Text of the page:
Thesaurus Indogermanischer Text- und Sprachmaterialien

Ogam-Inschrift: CIIC-Nr. 107

Ogam Inscription: CIIC no. 107

Original location: Glenagough

County: Cork

Surroundings: Stone circle

Year of discovery: 0

Actual location: Cork, U.C.


Fig. 107, 001 Fig. 107, 002 Fig. 107, w01 Fig. 107, w02

Actual reading:

Latin Transcription: CUNAGUSSOS MA[

Ogam Transcription: [

Ogam Transliteration: [

Other readings, history, comments etc.:

Location and history:

The name of the townland is introduced as Glounaglough, par. of Aghabolloge in Oldham, PRIA 2, 1844, 517; Glounagloch in Brash, JRSAI 10, 1869, 438. Glenaglogh is the spelling in CIIC I.

According to Macalister, CIIC I, 108, "Windele, and following him Brash, state that this monument formed part of a `stone circle' gradually removed by the local peasants for building purposes." It "was appropriated as a lintel for a pig-stye, where it was discovered by Croker and Abell: removed in 1835 to the Royal Cork Institution, it is now in University College, Cork". The stone was first published (as a draft) by Oldham, PRIA 2, 1844, 517 (fig. 4.), but without any attempt of a reading.

The stone is marked as no. 23 in the U.C., Cork. As against the drawing printed in CIIC 1, 108, the stone was erected upside-down here.

Size according to Macalister, CIIC: 6'1" x 0'10 1/2" x 0'3 1/2"

Published illustrations:
Oldham, PRIA 2, 1844, 517, fig. 4 (draft of the stone plus sketch of the inscription);
Brash, OIM pl. IV fig. 2 (draft)
Macalister, CIIC 1, 108 (draft).

"Older" reading (by O'Donovan and O'Curry, quoted by Brash, JRSAI 10, 1869, 169):
This reading was interpreted as "Amco cug aqus" by Mathew Horgan, P.P. of Blarney; "Amac oc cgachus", i.e. "Amac in narrowness" or "confinement" by William Williams in JRSAI 5, 2.ser., 336; "Cumh gus sosh" = "the time of the death cessation" by Rev. T. Browne, of Oundle.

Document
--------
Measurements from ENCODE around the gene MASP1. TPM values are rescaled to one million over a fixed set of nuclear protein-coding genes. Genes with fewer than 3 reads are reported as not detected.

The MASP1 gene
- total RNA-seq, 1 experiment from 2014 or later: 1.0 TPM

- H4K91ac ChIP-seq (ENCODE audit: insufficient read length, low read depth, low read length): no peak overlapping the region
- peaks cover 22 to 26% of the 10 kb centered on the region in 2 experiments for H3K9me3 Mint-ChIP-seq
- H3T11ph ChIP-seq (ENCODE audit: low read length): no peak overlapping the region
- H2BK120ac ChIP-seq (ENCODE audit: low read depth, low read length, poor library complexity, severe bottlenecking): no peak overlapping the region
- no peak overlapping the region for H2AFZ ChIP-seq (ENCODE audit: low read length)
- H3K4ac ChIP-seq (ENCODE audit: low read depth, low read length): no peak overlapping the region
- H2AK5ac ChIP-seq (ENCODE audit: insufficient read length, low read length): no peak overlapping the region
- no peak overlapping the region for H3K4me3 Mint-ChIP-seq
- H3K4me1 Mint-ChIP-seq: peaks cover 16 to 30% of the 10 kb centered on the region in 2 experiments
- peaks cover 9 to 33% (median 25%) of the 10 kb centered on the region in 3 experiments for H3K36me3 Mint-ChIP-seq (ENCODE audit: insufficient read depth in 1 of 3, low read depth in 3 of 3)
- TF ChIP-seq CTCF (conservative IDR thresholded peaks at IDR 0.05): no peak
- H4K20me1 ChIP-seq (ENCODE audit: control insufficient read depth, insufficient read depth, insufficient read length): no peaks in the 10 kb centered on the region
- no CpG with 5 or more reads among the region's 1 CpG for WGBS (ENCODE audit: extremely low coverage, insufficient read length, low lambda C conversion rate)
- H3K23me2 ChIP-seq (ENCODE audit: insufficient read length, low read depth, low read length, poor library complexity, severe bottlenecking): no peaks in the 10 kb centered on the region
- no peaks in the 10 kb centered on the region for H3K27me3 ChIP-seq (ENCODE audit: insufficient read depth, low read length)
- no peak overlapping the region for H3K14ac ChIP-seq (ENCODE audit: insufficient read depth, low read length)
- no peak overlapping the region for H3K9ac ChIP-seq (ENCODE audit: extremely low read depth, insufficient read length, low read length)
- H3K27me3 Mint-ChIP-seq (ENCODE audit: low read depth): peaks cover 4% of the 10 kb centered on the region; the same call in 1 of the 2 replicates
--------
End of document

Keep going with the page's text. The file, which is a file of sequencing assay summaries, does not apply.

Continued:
Reading Brash, JRSAI 10, 1869, 170:

This means "`Cunaguss os uma', i.e., `Cunaguss on (this) grave'. - `Uma,' `umha,' s. a cave, den, grave. - The second but last letter, -U-, was neglected in the former reading. CUNAGUSS is Cu-Naguss, cp. Cu-Chulinn etc.; the same name appears on the stone from Aghaliskey {70: Ahalisky}.

"Corrected" reading Brash, JRSAI 10, 1869, 438:
"The true reading I believe to be Cunagusos Uma,' i.e. `Grave of Cunagusos.' I have been led to this rectification, by finding the name Cunagusos, on an inscription at Aghaliskey {70: Ahalisky}.

Reading Macalister, CIIC I, 109:

"The word MAQI was completed on the second angle of the broad face: the distal ends of the Q can be traced, 1'3" down from the top of the stone". A "meaningless U" was interjected by "the same person" who "endeavoured to strengthen the letters and to make them more prominent and permanent"; he was "misled by some irregularity on the surface".

Interpretation Korolev, DP, 71:

The inscription has an archaic appearance; 4. - end of 5. cent.

Reading McManus, Guide 65:


Reading Gippert (1981):

"Sinister" angle, down:
The "dexter" (former sinister) angle has to be checked again.

Additional literature:

JRSAI, 2.ser., 5, p. 336: W. Williams.
Archaeological Journal 9, 1852, 116 (E. Hoare)

Last changes of this record: 27.04.96

Copyright Jost Gippert, Frankfurt a/M 1996. No parts of this document may be republished in any form without prior permission by the copyright holder.